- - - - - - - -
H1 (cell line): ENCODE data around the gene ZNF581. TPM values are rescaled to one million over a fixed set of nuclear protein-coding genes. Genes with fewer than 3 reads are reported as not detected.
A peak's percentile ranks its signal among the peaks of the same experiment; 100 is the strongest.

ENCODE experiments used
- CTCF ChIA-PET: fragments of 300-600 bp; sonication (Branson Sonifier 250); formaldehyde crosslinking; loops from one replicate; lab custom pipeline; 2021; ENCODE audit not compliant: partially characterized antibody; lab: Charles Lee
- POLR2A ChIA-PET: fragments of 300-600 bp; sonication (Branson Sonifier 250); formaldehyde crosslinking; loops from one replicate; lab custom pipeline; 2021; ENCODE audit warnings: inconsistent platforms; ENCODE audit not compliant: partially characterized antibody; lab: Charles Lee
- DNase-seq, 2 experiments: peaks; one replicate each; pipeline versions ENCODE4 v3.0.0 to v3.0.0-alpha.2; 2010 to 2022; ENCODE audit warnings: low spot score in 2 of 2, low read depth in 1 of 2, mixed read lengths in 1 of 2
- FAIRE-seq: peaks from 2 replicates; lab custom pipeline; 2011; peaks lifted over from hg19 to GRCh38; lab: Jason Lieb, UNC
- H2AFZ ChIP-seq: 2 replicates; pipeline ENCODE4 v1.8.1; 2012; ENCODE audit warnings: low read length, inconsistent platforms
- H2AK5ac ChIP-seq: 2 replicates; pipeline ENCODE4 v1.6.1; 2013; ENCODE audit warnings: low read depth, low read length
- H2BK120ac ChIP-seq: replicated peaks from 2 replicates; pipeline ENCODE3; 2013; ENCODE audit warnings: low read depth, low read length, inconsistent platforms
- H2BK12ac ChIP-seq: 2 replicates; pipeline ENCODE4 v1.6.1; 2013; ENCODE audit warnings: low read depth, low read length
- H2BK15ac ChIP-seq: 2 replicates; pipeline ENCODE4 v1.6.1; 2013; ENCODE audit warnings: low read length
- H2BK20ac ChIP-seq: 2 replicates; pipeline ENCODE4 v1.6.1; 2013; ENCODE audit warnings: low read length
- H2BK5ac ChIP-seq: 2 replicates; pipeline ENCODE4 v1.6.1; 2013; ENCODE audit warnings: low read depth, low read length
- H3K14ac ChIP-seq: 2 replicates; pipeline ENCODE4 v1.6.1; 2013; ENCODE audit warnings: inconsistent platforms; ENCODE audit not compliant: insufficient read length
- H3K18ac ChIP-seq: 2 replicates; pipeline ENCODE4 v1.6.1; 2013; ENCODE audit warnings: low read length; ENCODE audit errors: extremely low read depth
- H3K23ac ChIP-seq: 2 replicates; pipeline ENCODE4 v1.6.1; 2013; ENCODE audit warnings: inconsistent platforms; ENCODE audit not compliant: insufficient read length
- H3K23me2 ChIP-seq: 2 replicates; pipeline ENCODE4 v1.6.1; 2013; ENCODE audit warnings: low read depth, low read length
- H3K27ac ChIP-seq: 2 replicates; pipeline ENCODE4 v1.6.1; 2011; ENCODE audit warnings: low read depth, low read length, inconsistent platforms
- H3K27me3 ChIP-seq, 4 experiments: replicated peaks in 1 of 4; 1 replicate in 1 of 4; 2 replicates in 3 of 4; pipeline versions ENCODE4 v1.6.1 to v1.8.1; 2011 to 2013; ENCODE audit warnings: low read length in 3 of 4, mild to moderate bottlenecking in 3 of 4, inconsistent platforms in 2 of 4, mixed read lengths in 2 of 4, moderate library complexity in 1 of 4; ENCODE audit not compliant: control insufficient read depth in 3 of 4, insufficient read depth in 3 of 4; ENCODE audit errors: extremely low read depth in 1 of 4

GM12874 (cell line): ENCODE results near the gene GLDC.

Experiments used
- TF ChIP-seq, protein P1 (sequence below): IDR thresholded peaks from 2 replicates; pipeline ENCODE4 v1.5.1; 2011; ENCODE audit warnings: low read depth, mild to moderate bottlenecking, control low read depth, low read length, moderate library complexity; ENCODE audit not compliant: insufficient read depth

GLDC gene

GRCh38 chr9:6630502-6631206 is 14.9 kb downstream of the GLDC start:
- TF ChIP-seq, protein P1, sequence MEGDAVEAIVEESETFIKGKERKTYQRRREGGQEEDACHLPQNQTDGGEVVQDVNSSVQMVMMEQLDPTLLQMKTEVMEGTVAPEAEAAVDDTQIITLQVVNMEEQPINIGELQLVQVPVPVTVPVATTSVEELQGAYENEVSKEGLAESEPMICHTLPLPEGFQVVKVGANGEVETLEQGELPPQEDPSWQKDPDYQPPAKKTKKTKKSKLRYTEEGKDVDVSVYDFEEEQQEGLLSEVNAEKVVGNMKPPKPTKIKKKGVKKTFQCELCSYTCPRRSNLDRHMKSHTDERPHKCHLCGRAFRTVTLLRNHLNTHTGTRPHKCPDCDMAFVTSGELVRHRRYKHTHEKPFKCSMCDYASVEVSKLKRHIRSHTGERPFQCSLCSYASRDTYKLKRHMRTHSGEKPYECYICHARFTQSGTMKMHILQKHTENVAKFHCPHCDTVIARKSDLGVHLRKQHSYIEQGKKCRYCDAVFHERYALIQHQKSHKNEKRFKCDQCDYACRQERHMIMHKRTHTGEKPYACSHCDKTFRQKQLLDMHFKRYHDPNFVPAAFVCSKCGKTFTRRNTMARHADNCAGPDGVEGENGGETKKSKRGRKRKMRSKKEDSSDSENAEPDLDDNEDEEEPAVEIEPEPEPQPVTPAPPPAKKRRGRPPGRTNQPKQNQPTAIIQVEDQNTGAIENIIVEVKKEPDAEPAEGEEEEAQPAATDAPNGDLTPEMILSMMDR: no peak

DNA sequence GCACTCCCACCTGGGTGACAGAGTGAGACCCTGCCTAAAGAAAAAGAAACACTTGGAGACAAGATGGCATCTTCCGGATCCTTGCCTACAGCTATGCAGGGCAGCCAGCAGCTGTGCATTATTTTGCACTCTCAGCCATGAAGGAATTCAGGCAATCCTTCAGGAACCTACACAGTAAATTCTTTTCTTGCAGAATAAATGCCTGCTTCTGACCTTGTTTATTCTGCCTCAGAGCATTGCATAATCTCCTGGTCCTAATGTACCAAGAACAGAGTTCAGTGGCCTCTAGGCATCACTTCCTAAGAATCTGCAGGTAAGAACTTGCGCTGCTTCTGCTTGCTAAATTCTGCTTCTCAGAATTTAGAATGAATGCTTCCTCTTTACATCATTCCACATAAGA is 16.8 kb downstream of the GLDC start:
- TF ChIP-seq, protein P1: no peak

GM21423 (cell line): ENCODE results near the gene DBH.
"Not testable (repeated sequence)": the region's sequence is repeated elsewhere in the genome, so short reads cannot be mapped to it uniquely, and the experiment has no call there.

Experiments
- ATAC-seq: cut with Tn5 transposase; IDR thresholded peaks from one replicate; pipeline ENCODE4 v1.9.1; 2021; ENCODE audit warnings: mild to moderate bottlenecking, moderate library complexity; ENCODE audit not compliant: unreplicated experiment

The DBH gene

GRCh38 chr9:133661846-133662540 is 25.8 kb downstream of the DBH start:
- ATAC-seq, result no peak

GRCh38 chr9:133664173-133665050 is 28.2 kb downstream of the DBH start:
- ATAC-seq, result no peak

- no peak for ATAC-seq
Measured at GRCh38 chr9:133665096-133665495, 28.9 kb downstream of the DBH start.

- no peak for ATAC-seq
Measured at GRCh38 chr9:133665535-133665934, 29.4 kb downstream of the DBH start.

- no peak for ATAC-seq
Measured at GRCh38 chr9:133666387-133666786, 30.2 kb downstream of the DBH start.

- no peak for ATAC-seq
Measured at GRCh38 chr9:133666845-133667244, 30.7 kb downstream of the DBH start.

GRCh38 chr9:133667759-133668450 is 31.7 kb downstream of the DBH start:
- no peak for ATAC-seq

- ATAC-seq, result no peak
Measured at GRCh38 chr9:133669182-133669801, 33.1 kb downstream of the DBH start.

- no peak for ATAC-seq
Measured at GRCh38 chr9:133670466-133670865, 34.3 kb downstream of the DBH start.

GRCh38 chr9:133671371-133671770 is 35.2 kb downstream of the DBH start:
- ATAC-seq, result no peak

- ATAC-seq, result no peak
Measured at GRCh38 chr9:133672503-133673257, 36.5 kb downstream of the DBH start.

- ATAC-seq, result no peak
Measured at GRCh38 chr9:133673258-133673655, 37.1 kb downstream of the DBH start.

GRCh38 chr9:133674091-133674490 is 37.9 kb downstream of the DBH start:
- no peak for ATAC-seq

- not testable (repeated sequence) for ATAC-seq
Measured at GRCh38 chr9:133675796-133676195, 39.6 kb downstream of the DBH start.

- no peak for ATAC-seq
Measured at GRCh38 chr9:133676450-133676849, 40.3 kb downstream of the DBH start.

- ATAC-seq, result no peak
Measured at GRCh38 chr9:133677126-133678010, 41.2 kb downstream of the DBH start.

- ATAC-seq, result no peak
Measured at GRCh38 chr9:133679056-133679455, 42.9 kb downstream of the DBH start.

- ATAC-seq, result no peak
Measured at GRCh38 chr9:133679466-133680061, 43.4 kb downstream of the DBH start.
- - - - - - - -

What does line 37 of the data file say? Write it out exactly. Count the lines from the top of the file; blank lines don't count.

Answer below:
- ATAC-seq, result no peak